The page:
||Per Capita GDP (ppp)
|Democratic Republic of Congo
Sources: International Monetary Fund, 2010.
List Notes: This list is based on gross national product purchasing power parity GDP(PPP). Purchasing power parity is a method of measuring the relative purchasing power of different countries currencies over the same types of goods and services. Because goods and services may cost more in one country than in another, PPP allows statisticians to make more accurate comparisons of standards of living across different countries. Figures are in current international dollars for the year 2010. This list was last updated by www.top5ofanything.com November 15th, 2010.
Please note: different sources often have different information or different rankings of the Top 5 Poorest Countries (The IMF, World Bank and the CIA Factbook all released figures on this subject). This list is based on information gained from the IMF database and is calculated according to their method of showing GDP on a purchasing power parity basis.
Top 5 facts sources:
- According to Global Finance Magazine: there are two standard methods of measuring the wealth of countries and how rich or poor its inhabitants are. The measure most often used is Gross Domestic Product (GDP), which represents the size of a country's economy. A refinement of this is per-capita GDP, which is a measure of the average welfare and affluence, or poverty, of residents of a country. However, GDP and per-capita GDP are less useful when comparing economies across national boundaries - which one must do to determine the poorest countries in the world - because GDP is expressed in a country's local currency. The measure that most economists prefer is GDP at purchasing power parity. GDP (PPP) compares generalized differences in living standards on the whole between nations because PPP takes into account the relative cost of living and the inflation rates of countries, rather than using just exchange rates, which may distort the real differences in income.
- In 1960, the 20% of the world's people who live in the richest countries had 30 times the income of the poorest 20%; by 1995 it was 82 times. The world's 225 richest people have a combined wealth of over $1million million. Only four per cent of this wealth - $40 billion - would be enough for basic education and health-care, adequate food and safe water and sanitation for all the world's people.
- At least 80% of humanity lives on less than $10 a day. If current trends continue, 45 million children will die between 2005 and 2015, 247 million people in sub-Saharan Africa will be living on less than $1 a day in 2015, 97 million more children will still be out of school in 2015 and 53 million more people in the world will lack proper sanitation facilities.
- The sums that rich countries invested in global poverty reduction in 2005 were very small.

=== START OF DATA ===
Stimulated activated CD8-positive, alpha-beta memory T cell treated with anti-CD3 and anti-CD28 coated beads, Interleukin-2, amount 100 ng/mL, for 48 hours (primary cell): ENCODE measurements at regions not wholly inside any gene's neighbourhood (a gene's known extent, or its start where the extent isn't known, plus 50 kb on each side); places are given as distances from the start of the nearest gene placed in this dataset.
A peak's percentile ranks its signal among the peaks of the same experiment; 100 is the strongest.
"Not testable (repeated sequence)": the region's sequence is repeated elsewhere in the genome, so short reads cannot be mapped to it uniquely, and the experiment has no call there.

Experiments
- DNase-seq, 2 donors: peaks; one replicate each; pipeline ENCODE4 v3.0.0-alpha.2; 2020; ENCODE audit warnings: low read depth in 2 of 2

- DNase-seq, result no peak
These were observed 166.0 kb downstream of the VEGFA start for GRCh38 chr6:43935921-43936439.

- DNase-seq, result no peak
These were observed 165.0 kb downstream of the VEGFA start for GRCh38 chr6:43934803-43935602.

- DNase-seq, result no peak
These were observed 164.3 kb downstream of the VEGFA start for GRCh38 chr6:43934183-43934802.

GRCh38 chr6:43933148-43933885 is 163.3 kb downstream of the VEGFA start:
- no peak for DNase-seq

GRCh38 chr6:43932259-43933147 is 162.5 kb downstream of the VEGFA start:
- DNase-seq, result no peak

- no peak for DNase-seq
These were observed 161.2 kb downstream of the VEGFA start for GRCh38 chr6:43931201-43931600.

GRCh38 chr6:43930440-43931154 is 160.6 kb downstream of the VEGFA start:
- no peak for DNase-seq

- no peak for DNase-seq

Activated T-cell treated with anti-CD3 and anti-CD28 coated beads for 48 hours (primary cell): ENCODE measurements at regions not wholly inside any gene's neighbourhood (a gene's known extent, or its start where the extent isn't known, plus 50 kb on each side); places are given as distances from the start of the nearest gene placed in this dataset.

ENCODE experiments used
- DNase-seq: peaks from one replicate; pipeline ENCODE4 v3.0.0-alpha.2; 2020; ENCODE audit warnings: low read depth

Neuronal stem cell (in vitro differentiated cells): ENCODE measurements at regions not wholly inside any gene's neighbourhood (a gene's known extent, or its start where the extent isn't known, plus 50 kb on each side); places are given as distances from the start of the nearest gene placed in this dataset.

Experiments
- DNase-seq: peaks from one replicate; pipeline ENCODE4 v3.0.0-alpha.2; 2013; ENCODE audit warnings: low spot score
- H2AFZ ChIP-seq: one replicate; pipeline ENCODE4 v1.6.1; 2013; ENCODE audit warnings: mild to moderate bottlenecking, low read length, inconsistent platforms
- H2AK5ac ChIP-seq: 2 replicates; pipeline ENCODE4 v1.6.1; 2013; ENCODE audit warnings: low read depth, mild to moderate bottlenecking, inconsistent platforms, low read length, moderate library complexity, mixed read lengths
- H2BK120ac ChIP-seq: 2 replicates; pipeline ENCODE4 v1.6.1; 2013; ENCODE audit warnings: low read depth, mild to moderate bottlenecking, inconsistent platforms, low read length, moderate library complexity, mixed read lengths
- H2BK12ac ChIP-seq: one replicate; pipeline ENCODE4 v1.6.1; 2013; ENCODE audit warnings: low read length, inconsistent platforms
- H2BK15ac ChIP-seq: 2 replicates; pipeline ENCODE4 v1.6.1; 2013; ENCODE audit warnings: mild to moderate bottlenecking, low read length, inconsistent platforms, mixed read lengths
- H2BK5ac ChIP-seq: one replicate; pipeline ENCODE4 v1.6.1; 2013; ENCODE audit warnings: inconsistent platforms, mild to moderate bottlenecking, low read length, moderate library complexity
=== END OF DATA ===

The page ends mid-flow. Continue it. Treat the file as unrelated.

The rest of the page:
At an average of $80 per person per year in rich countries, the sum was equivalent to the price
of a weekly cup of coffee. What is more, the wealthier these countries became, the less
they have given in aid. Rich countries give half as much, as a proportion of their income,
as they did in the 1960s. In 1960-65, rich countries spent on average 0.48 per cent of their
combined national incomes on aid. By 1980-85 they were spending just 0.34 per cent.
By 2003, the average had dropped as low as 0.24 per cent.
- According to the Oxfam International report, meeting the UN target of allocating just 0.7 per cent of national income to aid - a target
set in 1970 - would generate $120 billion (USD), enough to meet the Millennium Development Goals and other vital poverty reduction goals. But only five of the 22 major donors - none of them from the seven most powerful nations (the G7) - are meeting that target. In 2005, the UK and Spain set themselves firm timetables to reach the target of 0.7. But 12 donors still have no timetable to get there, and many appear to be in no hurry: on current trends in spending, Canada will not reach the target until 2025, the USA will not reach it until 2040, and Germany will not get
there before 2087. For rich countries, spending 0.7 per cent of their national income on aid is equal to a mere one-fifth of their expenditure on defence and one half of their expenditure on domestic farm subsidies. The USA (at just 0.14 per cent, the least generous donor in terms of aid as a proportion of its national income) spent more than twice as much on the war in Iraq as it would have cost to increase its aid budget to 0.7 per cent, and currently spends six times more on its military programme.
- Global Finance. (2010). The Poorest Countries in the World. Retrieved November 15th, 2010. www.gfmag.com
- Shaohua Chen and Martin Ravallion. (2008). "The developing world is poorer than we thought, but no less successful in the fight against poverty." Retrieved November 15th, 2010.
- Oxfam International. (2005). "Paying the Price: Why rich countries must invest now in a war on poverty" Retrieved November 15th, 2010.